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Bird Species Spotlight: Acorn Woodpecker

by Jake Jacoby | October 11, 2016

Copyright Jake JacobyLooking like wide-eyed clowns, acorn woodpeckers live in large groups in oak woodlands. I saw my first one during a recent trip to Costa Rica in February this year. Their social lives are endlessly fascinating as they store literally thousands of acorns each year by jamming them into specially made holes in trees. One bird of the group is always on alert to guard the hoard from thieves, while others race through the trees giving parrot-like calls. Their breeding behavior is equally complicated with multiple males and females combining efforts to raise young in a single nest.

Acorn woodpecker closeup © Jake Jacoby

Acorn woodpeckers also have a very complicated social system. Family groups hold and defend 15-acre territories, and young woodpeckers stay with their parents for several years and help the parents raise more young. Several different individuals of each sex may breed within one family, with up to seven breeding males and three breeding females in one group.

Acorn woodpecker in tree © Jake Jacoby

All members of an acorn woodpecker group spend large amounts of time storing acorns. Acorns typically are stored in holes drilled into a single tree, called a “granary tree.” One granary tree may have up to 50,000 holes in it, each of which is filled with an acorn in autumn. Also, the acorn woodpecker is not above using structures made by humans to store acorns, drilling holes in fenceposts, utility poles, wood-sided buildings, and any other available wooden structure.

Acorn woodpecker on tree stump © Jake Jacoby

Acorn woodpeckers drill holes primarily in the winter, in the thick bark of dead limbs where the drilling does no harm to a living tree. Each year they reuse old holes and add some new ones. The acorns are wedged so tightly in their holes that they’re very difficult for other animals to remove. After they’ve been stored for a while, the fit becomes looser as the acorn dries out; group members will periodically check their stored acorns and move the loose ones to smaller holes. In addition to the acorns, the woodpeckers will feed on insects (particularly ants) and fruits and seeds. They will also feed on sap, digging pits in bark or visiting those previously made by sapsuckers.

In groups with more than one breeding female, the females put their eggs into a single nest cavity. A female will usually destroy any eggs in the nest before she starts to lay, and more than one-third of all eggs laid in joint nests are destroyed. Once all the females start to lay, they stop removing eggs. The woodpeckers will usually excavate multiple cavities, any one of which may be used for nesting (the rest are used for nocturnal roosting). The nesting cavity is usually about 6 inches in diameter and up to 2 feet deep which may be reused for many years. Acorn woodpeckers do not build a nest within the cavity, but during the digging process a layer of fresh wood chips accumulate on the bottom. They replenish the chips throughout the nesting period by pecking away at the cavity walls.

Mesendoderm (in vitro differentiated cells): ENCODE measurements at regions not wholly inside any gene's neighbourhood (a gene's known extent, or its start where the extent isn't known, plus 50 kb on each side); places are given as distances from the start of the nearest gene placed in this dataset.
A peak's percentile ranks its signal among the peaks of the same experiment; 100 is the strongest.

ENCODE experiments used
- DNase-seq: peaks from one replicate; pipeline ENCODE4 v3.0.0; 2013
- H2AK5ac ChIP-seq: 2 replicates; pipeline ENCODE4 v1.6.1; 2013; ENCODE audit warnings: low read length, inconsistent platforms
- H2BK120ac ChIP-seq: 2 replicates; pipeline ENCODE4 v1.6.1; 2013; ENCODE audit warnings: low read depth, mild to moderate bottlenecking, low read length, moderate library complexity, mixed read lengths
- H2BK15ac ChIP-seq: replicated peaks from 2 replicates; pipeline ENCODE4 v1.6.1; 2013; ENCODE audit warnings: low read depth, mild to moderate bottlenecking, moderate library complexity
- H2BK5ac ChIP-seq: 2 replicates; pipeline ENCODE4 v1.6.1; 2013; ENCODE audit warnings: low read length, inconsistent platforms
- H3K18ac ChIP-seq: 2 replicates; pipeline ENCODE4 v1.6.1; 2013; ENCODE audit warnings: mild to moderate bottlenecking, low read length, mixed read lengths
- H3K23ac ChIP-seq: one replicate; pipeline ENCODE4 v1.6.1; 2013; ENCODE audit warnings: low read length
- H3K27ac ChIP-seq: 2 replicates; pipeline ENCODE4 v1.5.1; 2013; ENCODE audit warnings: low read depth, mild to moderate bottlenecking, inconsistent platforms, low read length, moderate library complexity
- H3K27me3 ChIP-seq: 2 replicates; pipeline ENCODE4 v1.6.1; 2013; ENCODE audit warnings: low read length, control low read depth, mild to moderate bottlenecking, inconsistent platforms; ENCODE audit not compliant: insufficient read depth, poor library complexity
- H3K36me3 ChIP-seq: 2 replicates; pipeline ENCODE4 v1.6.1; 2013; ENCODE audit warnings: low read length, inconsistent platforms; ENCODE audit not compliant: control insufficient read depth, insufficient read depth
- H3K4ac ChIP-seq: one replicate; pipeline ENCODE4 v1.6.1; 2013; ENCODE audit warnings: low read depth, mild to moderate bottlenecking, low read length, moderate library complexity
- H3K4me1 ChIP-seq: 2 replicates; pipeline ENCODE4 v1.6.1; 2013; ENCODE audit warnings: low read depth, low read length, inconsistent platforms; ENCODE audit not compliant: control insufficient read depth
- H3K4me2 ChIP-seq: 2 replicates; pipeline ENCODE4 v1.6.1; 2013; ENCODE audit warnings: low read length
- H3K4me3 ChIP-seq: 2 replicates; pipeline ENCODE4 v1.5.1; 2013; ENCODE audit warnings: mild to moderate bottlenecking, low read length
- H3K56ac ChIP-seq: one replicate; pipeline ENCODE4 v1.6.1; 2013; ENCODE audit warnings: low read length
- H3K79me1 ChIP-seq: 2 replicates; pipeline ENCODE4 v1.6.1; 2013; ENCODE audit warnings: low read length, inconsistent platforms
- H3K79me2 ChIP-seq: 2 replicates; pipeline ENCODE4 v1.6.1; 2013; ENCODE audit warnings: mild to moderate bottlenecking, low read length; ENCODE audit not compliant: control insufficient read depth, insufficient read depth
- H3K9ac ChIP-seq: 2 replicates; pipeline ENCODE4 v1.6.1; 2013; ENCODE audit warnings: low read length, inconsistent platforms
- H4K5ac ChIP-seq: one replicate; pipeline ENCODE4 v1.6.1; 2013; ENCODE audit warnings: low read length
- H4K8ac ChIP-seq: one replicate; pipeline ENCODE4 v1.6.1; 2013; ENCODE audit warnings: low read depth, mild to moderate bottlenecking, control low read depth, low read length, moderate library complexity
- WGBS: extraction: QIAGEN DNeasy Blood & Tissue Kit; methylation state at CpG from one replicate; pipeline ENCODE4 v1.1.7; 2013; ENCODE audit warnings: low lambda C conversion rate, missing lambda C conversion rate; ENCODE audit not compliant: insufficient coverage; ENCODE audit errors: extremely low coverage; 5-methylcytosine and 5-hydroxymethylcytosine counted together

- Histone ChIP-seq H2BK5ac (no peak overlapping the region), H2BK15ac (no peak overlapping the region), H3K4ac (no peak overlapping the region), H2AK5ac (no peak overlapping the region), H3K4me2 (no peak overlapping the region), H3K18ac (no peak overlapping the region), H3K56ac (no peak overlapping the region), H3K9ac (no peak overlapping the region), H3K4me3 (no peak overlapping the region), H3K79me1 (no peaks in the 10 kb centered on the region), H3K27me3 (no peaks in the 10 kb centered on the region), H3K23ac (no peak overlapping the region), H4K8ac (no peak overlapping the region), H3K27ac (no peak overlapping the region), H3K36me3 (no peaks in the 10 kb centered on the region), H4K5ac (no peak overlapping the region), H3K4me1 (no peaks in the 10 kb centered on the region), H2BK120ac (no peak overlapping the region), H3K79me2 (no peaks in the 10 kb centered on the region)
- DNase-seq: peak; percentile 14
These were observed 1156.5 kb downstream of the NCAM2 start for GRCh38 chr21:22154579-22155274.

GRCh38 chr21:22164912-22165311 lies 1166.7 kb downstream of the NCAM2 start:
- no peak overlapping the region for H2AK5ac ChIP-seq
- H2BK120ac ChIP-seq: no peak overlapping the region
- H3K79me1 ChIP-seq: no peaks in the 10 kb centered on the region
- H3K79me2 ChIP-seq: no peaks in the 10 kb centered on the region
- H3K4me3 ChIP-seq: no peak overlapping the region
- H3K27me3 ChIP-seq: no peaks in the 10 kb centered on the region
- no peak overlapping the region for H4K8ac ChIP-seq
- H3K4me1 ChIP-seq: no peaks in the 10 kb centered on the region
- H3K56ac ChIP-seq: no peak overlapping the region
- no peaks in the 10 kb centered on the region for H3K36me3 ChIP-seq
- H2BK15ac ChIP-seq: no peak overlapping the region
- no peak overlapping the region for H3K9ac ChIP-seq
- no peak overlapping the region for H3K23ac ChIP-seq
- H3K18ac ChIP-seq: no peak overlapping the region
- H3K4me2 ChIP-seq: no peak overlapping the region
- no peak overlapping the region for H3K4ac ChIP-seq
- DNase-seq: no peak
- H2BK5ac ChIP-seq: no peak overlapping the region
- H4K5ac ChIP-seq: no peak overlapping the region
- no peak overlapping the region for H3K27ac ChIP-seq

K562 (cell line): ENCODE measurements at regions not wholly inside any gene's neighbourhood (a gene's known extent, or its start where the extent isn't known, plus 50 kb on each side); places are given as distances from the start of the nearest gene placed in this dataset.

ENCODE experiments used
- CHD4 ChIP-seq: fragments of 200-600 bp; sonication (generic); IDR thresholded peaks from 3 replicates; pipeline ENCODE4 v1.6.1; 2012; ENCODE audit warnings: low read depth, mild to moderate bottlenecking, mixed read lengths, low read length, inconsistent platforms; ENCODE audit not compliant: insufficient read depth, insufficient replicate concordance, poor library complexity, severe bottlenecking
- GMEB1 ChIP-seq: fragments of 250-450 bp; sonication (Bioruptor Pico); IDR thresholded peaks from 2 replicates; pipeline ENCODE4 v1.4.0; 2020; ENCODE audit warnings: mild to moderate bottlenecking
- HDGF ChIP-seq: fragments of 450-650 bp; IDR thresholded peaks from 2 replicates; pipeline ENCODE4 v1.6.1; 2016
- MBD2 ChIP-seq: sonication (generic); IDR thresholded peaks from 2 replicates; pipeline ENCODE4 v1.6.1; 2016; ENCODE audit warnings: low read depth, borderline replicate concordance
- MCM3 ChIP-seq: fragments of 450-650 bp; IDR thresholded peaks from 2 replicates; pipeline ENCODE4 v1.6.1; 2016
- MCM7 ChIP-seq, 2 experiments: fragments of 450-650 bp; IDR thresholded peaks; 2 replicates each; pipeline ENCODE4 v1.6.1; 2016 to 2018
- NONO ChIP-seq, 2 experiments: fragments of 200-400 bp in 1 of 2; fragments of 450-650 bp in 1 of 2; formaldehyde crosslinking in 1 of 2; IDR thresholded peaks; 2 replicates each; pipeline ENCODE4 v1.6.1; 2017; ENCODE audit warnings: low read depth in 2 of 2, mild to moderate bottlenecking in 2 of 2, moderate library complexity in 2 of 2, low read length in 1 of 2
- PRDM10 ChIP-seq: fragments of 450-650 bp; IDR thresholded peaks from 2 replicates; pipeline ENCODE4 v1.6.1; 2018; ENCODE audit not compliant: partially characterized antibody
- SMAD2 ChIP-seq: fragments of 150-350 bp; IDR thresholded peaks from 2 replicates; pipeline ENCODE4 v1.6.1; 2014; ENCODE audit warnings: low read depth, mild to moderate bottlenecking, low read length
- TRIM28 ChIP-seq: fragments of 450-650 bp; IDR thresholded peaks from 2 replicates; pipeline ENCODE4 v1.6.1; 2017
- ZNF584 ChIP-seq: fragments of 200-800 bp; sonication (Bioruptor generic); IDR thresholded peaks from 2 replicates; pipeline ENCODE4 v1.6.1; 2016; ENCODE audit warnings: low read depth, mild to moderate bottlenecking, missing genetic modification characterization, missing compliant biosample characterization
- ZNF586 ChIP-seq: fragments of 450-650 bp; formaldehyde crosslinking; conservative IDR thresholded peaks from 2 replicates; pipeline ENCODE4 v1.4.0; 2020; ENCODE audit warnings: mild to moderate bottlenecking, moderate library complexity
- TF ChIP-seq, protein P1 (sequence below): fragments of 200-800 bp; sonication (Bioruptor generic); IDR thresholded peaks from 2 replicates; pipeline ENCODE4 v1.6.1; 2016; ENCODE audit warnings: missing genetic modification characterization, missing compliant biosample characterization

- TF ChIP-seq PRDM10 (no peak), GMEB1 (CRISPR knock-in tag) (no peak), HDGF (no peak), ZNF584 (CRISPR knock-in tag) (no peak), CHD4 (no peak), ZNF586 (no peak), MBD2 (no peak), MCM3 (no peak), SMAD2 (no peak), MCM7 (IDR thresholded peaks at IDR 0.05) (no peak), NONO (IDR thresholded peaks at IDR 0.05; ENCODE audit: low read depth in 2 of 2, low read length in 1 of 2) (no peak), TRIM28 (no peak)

Acorn woodpecker on tree branch © Jake Jacoby

In the beginning, only breeding females incubate the eggs, but later other group members also incubate. Incubations lasts about 11 days and all group members help brood and feed the young. The young leave the nest after about 30 days, although fledglings return to the nest to roost and feed. Acorn woodpeckers will normally raise one or two broods each year.

Why do birds have different colored eyes?

Eye color isn’t tied to one group of birds or another, but a common pattern is a change in eye color as immature birds grow to adulthood. Bald eagles, ring-billed gulls, and ducks such as goldeneyes and scaups have brown eyes as youngsters, and yellow eyes as adults. Red-tailed hawks reverse this pattern, with their eyes changing from yellow to brown. And, the yellow eyes of a juvenile Cooper’s hawk turn deep red as they reach maturity. The brown eyes of a juvenile roseate spoonbill turn deep red as well when they reach adulthood.

Not all birds’ eyes change color as the bird’s age. But for those whose eye color appears to signal adulthood, this is likely an adaptation that helps them gauge the maturity—and suitability—of potential mates.

About the Author

To see more of Jake's work as well as his favorite photographs check out his Flickr page.

One thought on “Bird Species Spotlight: Acorn Woodpecker

  1. I’ve lived with acorn woodpeckers for the past twenty years…must have a hundred saved images and 10X that discarded. They adapt well to the urbanization of oak woodland as long as some trees are left. They adapt well to human structures, storing their acorns under the shingles of my roof until it raised up enough to leak; filling the roof-top vent pipes with acorns (I now have them covered with wire mesh); and filling my 20 bluebird boxes with acorns every winter. But, as I told my neighbor, they were here long before our houses were so they’ve got first rights.

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